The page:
Photo Above: Southampton HS at Sebonic Inlet, with teacher Jennifer Keller, looking through their seining finds. In the net are shrimp, killies, silversides, mussels and slipper snails.
Nine hundred and twenty students from the third through twelfth grade spent last Friday, Oct. 21 engaged in hands-on citizen science exploration at 23 sites with the help of 30 natural history experts on the Peconic Estuary.
“A Day in the Life of the Peconic Estuary” allows students to explore and collect firsthand information about the health of their river and estuary.
This is the third year that students on the East End have participated in A Day in the Life of the Peconic Estuary, a project organized by Mel Morris of Brookhaven National Laboratory, with the help of the Peconic Estuary Program, the Central Pine Barrens Commission, the New York State Department of Environmental Conservation, Cornell Cooperative Extension of Suffolk County and environmental groups and science teachers throughout the East End.
“The A Day in the Life program is a perfect vehicle for teachers to integrate various disciplines, including math, media, social studies, and certainly science into their curriculum.” said Mel Morris, who serves as Special Projects Manager in the Office of Educational Programs at Brookhaven National Laboratory. “These activities are examples of authentic science research and mirror the way scientist collect and analyze.”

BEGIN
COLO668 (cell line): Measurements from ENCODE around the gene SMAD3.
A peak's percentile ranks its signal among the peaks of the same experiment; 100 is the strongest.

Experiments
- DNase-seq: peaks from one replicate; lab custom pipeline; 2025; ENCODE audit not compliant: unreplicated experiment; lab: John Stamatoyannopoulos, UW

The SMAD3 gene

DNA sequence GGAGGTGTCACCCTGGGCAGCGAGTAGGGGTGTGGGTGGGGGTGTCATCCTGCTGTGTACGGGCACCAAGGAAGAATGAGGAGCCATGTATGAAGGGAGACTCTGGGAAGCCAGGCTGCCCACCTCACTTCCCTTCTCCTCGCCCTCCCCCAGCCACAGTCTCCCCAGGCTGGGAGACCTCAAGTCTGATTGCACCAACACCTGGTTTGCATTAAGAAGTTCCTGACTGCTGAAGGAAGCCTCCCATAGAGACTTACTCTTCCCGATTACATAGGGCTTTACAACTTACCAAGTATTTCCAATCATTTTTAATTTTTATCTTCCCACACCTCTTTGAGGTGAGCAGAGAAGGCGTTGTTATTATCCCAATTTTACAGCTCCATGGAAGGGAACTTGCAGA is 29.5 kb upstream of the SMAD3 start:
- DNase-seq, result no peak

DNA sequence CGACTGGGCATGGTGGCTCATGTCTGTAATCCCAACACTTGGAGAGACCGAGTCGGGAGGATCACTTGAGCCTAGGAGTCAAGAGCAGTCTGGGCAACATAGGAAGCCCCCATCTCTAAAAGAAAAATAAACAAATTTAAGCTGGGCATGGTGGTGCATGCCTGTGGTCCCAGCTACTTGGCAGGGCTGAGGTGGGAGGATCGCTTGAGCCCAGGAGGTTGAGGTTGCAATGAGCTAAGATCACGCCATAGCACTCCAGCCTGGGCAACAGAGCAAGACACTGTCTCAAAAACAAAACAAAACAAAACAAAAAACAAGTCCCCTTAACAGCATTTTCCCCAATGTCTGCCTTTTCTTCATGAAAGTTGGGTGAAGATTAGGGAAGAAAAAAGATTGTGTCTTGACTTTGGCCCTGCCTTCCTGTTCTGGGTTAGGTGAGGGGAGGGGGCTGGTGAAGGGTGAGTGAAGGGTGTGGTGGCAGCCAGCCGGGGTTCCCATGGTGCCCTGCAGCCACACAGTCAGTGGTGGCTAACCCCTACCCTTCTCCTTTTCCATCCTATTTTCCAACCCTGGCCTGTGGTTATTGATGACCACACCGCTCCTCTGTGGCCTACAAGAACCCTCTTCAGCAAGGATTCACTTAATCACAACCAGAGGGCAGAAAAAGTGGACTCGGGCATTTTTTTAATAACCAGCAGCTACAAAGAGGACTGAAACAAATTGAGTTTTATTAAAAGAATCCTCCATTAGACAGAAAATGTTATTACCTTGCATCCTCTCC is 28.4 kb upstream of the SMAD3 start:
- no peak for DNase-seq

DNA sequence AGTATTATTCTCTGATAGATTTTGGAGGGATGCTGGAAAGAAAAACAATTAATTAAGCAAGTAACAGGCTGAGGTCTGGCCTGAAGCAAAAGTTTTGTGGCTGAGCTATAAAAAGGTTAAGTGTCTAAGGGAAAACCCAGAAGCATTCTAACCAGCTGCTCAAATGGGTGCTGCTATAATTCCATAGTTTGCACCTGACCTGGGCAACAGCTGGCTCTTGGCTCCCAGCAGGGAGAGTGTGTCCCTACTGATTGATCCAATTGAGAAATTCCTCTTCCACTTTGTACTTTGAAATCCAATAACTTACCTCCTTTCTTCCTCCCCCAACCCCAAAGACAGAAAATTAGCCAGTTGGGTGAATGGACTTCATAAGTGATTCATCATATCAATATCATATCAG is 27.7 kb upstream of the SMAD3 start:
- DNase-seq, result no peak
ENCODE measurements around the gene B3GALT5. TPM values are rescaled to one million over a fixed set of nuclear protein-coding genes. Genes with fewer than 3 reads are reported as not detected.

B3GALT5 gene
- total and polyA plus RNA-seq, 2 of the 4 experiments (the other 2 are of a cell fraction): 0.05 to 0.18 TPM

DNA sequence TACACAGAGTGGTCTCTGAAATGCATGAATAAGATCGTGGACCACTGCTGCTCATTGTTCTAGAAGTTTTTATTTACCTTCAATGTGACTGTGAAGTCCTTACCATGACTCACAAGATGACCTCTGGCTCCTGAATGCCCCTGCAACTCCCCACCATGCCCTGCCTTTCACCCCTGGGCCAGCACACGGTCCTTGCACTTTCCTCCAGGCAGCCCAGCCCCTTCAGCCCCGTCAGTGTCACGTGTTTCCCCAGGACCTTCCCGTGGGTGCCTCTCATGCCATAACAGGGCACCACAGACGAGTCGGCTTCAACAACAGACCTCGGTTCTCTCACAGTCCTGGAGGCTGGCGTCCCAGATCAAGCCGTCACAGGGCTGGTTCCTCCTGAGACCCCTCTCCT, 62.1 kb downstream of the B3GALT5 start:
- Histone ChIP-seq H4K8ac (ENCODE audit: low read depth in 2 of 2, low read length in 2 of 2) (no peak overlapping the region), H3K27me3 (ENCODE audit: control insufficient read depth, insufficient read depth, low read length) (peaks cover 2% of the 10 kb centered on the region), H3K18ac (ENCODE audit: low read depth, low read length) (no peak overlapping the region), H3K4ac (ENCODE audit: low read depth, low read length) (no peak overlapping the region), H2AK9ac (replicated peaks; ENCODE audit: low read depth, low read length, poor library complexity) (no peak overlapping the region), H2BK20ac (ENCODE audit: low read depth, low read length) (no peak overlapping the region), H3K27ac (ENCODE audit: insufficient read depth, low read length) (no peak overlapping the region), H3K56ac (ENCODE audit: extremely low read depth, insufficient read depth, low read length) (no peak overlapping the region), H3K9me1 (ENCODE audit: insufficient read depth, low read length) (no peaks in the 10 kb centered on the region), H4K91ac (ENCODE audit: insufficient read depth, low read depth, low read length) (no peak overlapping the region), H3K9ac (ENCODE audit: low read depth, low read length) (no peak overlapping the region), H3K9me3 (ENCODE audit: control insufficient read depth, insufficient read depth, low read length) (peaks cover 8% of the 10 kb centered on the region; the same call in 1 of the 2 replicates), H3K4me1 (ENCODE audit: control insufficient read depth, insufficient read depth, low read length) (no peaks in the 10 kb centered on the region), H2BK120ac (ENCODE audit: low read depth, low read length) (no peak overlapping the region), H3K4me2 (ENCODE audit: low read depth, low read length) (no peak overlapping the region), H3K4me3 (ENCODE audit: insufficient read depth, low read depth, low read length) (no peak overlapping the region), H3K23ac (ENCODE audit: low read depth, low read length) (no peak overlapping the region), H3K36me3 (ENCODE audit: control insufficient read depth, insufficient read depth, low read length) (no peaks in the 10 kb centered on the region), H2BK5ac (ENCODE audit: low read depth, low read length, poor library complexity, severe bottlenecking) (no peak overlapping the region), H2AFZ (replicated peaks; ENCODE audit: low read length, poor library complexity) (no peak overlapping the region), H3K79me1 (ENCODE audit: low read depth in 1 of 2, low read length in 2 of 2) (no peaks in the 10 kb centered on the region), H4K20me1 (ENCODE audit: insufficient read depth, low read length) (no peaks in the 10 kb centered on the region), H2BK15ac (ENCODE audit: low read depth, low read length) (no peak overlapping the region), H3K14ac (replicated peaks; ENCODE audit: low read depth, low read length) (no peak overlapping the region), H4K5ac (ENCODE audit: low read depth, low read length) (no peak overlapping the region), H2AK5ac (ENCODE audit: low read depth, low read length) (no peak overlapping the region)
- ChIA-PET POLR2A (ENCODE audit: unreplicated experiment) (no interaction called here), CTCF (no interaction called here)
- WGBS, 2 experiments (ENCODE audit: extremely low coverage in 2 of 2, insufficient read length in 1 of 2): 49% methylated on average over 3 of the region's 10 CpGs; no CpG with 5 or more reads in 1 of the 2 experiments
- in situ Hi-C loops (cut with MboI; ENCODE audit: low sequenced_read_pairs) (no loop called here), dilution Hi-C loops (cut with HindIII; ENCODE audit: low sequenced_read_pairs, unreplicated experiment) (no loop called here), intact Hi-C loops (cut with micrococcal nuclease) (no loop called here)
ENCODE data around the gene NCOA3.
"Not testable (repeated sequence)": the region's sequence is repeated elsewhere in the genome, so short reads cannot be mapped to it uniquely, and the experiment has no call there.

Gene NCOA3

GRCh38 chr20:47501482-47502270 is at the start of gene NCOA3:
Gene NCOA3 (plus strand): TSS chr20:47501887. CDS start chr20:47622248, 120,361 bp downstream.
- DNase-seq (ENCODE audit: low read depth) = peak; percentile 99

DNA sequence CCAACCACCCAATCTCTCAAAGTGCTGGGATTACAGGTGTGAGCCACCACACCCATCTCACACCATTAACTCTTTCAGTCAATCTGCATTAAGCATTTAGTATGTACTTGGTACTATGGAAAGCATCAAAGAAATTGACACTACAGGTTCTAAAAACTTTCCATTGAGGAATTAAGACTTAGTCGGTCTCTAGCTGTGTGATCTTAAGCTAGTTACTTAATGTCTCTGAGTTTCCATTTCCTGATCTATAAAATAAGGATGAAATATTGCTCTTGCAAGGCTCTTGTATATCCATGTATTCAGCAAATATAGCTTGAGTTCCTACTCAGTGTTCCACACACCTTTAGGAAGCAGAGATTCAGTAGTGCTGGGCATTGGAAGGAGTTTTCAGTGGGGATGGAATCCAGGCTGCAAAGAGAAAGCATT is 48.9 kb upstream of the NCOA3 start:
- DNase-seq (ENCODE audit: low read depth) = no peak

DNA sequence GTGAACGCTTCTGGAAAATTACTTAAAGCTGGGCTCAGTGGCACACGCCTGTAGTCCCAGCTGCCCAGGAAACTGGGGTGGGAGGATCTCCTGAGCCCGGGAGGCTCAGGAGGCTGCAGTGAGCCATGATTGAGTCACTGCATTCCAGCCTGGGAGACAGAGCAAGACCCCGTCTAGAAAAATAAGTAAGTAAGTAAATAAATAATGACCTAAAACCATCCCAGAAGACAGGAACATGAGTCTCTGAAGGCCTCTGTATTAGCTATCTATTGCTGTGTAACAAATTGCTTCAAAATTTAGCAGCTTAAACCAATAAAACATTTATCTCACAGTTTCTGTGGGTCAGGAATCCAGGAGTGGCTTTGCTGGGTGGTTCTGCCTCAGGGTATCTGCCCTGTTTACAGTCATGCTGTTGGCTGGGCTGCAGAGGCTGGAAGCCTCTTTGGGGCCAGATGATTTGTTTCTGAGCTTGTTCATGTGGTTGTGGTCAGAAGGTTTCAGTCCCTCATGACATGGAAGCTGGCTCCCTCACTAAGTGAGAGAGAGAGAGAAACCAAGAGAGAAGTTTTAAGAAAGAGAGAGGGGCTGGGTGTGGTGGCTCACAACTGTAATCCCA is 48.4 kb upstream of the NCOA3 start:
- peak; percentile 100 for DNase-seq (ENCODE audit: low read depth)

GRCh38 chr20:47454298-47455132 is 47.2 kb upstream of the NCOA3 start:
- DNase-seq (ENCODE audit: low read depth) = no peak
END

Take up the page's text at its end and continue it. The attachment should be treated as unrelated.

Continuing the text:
Students examined the physical and chemical aspects of each site, including salinity, the amount of sediments, nitrates, phosphates, and oxygen levels in the water and biodiversity inventories of the flora and fauna in and around the rivers and estuary.
Their work will be available on the “A Day in the Life” website, www.portaltodiscovery.org/aday.
Friday’s event took place on a surprisingly beautiful day.
According to the organizers, freshwater sites were filled with a diversity of sport fish, including bass, chain pickerel, bluegill, pumpkinseed, and black crappie, and hundreds of macro invertebrates, especially large quantities of damselfly nymphs.
The marine estuary sites were rich in biodiversity, with a variety of crabs, shrimp and bait fish, an indication of good water quality. The students reported that median water temperature was in the mid-sixties and water chemistry parameters are in the normal range.
“A Day in the Life” helps students develop an appreciation for and knowledge of Long Island’s river and estuary ecosystems and collect useful scientific data,” said program coordinator Melissa Griffiths Parrott. “It teaches students to become stewards of water quality and become connected to Suffolk County’s spectacular natural resources, their natural resources.”
“A Day in the Life of the Peconic Estuary’, now in its third year, is one of the most exciting events we conduct,” said Peconic Estuary Program Director Alison Branco. “It touches communities throughout our watershed and engages students and their families in the Peconic Estuary Program through interactive learning opportunities.”